This is a short & simple guide for upgrading Fedora 22 to Fedora 23 using DNF
Live Fedora upgrades using dnf or yum usually works well with typical installations but that doesn’t mean you won’t experience errors during the process. In this guide, I’ll break the entire process into 3 stages:
Backup your Data: Backup all your important data before doing anything. It’s always a good idea to have backups which you can fallback to incase something goes utterly wrong the upgrade.
Run updates & reboot: Upgrade your Fedora 22 packages & reboot before you can start the upgrade, just to make sure you’re running the latest kernel & other packages.
# dnf upgrade # systemctl reboot
Import Fedora 23 GPG Key, clean dnf local cache & finally start the upgrade.
# rpm --import /etc/pki/rpm-gpg/RPM-GPG-KEY-fedora-23-$(uname -i) # dnf upgrade # dnf clean all # dnf --releasever=23 --setopt=deltarpm=false distro-sync
After the upgrade, invoke SELinux to autorelabel all files/dirs and finally reboot. Autorelabling will occur during the next boot process.
# touch /.autorelabel # systemctl reboot
During the upgrade I bumped into a couple of errors related to missing dependencies.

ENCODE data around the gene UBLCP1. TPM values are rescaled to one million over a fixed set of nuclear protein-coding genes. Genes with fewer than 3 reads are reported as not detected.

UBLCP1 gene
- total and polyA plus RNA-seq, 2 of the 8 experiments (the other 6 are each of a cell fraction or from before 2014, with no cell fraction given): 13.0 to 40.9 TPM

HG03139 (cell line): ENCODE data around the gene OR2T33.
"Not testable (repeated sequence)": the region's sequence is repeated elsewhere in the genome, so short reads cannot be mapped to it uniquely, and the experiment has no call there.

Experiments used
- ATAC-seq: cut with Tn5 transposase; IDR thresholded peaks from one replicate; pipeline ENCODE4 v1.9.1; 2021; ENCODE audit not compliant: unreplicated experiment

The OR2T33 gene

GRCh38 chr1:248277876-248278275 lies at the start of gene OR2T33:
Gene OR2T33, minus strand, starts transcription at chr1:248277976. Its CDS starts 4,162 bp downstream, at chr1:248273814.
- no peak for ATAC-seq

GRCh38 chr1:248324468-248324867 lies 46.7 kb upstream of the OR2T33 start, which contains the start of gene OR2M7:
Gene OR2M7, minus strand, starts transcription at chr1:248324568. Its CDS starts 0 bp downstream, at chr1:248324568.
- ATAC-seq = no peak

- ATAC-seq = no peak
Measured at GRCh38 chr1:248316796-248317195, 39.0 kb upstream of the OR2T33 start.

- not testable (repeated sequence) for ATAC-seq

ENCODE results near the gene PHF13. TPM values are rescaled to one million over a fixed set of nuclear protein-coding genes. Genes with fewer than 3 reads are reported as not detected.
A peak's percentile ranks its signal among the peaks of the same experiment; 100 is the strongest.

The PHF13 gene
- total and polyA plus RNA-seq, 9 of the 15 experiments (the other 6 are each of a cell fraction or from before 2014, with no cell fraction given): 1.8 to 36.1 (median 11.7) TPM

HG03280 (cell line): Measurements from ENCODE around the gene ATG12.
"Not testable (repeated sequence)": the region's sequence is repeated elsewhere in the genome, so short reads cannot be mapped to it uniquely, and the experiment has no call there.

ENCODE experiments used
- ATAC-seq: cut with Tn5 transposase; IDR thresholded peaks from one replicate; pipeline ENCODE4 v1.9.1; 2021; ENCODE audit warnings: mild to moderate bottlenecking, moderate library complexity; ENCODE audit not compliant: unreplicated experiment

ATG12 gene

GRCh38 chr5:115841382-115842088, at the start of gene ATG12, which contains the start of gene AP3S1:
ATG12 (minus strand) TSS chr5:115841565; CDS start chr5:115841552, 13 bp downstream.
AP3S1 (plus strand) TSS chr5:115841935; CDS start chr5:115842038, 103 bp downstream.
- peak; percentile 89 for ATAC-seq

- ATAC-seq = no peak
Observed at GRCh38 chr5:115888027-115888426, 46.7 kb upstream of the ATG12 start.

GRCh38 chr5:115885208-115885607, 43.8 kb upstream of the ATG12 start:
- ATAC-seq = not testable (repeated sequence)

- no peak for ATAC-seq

# dnf --releasever=23 --setopt=deltarpm=false distro-sync Last metadata expiration check performed 0:27:00 ago on Wed Dec 2 10:19:02 2015. Error: package rubygem-celluloid-0.15.2-2.fc22.noarch requires rubygem(timers) < 1.2, but none of the providers can be installed package libxml2-python-2.9.3-1.fc22.x86_64 requires libxml2 = 2.9.3-1.fc22, but none of the providers can be installed (try to add '--allowerasing' to command line to replace conflicting packages)
Since both package dependencies were available on Fedora 23 repo, I switched to that repo & upgraded them before running the upgrade process again. I think this is not the recommended way of fixing such issues, but it worked!
# dnf --releasever=23 install --best --allowerasing rubygem-timers libxml2
Another thing to note is that DNF upgrades are heavily dependent on your network. So it’s always a good idea to use local mirrors to speed up the upgrade process.